Westinghouse's AP1000 design is an advanced, 1,100-megawatt nuclear generator that is simpler and more efficient than conventional nuclear reactors. One megawatt of power generation, or 1,000 kilowatts, is enough to power about 800 homes.

The expansion comes on the heels of Westinghouse's ownership change to Toshiba Corp. The Japanese conglomerate acquired the company from British Nuclear Fuels Ltd. on Oct. 16 for $5.4 billion.

The selection by Westinghouse marks a victory over Charlotte, N.C., which had been competing for the facility.

Kati Hynes, economic development vice president of the Charlotte Chamber of Commerce said The Staubach Co., a commercial real estate firm doing the site selection work for Westinghouse, told her about a week ago that Western Pennsylvania had been chosen over Charlotte. Staubach officials could not be reached yesterday.

"Clearly, Westinghouse is making a positive statement about Pittsburgh by choosing it over North Carolina," said Stuart Hoffman, chief economist of PNC Financial Services Group. "It shows this is a good place to do business and has a good talent pool for these types of highly skilled engineering jobs."

"They also are going to build or expand a facility, so you've got the construction and other types of related jobs," said Hoffman.

Whichever Western Pennsylvania site Westinghouse selects for the complex, it will be about 700,000 square feet of office space, said Gilbert.

The Cranberry site is at Cranberry Woods Office Park, a 327-acre site in Butler County, said Michele Hansarick, spokeswoman for state Sen. Jane Orie, whose district includes the location.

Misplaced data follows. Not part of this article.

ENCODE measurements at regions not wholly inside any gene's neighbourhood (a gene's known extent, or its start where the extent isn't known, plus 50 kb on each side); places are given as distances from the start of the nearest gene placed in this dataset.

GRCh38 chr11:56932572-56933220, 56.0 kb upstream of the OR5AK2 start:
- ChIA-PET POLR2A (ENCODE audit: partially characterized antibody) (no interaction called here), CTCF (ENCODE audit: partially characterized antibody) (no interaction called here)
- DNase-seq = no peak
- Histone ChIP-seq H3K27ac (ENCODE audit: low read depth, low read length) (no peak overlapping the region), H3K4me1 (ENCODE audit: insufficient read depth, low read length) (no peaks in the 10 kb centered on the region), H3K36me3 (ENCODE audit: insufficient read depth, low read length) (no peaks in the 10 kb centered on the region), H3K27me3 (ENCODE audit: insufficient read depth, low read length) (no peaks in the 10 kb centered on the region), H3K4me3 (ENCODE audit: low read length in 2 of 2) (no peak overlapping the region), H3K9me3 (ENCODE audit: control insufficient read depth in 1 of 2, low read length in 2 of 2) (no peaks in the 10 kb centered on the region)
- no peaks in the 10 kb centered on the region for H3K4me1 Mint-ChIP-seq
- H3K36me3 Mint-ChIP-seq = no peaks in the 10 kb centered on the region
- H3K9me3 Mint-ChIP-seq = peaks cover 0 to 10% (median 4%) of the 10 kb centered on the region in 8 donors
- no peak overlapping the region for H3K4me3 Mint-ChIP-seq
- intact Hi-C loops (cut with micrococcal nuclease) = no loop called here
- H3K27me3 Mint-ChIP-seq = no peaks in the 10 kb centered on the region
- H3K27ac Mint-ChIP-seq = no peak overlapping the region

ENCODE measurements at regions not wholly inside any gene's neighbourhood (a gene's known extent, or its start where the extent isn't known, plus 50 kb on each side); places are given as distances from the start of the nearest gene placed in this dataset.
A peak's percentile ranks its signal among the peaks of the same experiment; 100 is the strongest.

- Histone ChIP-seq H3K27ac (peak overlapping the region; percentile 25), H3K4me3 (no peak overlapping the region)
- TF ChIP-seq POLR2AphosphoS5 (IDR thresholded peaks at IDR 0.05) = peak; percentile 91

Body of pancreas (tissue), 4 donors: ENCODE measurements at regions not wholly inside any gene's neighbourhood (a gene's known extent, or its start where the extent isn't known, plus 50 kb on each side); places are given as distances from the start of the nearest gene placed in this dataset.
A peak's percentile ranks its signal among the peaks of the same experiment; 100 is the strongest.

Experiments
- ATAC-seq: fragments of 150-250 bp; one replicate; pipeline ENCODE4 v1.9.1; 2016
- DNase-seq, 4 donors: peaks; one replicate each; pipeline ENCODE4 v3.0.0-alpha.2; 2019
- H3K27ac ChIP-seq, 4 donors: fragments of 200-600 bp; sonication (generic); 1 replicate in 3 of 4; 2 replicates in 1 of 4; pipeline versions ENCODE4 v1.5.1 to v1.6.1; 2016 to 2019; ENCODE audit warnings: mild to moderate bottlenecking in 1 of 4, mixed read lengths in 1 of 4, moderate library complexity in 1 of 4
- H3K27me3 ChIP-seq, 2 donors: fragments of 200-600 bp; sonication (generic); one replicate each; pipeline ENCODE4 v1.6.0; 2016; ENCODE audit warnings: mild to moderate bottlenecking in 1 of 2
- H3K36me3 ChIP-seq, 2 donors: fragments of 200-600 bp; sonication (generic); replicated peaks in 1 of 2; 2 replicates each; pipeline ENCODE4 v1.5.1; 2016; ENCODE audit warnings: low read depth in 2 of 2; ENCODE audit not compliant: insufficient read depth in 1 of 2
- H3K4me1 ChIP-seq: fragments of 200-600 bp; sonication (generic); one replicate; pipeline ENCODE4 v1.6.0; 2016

The site is convenient to the intersection of Interstate highways 76 and 79, and Routes 19 and 228. It is about 30 miles from Pittsburgh International Airport.

The Monroeville site is along Northern Pike and adjacent to Westinghouse's headquarters. The company controls about 138 acres at the location, which is about 32 miles from the airport.

"This is good news for Western Pennsylvania, and we want to make it better for Monroeville," said state Sen. Sean Logan, whose district includes Westinghouse's headquarters.

Although Monroeville officials have discussed a potential expansion there with Westinghouse representatives, no formal plans have been presented, said Joel Palaschak, the community's director of communications.

"What we need is a facility that can accommodate our growth, is large enough to expand and has sufficient parking. When you hire 1,000 to 2,000 people, you need sufficient space for parking," said Gilbert.

"We also needed to be near a major airport, and either Pittsburgh-area facility would be close enough to the airport," said Gilbert, whose co-workers frequently fly to Westinghouse offices and job sites around the world.

Even before deciding to locate a nuclear-engineering campus last March, Westinghouse had expected to hire about 2,500 workers over the next five years, with more than 800 of them based in Western Pennsylvania.

The company hired 800 people last year, including almost 300 locally, and is on track to hire about 900 people this year, said Gilbert.

Westinghouse Electric CEO Steve Tritch was traveling and could not be reached yesterday. But he is known to be an ardent supporter of Western Pennsylvania and received his MBA degree and bachelor's degree in mechanical engineering from the University of Pittsburgh.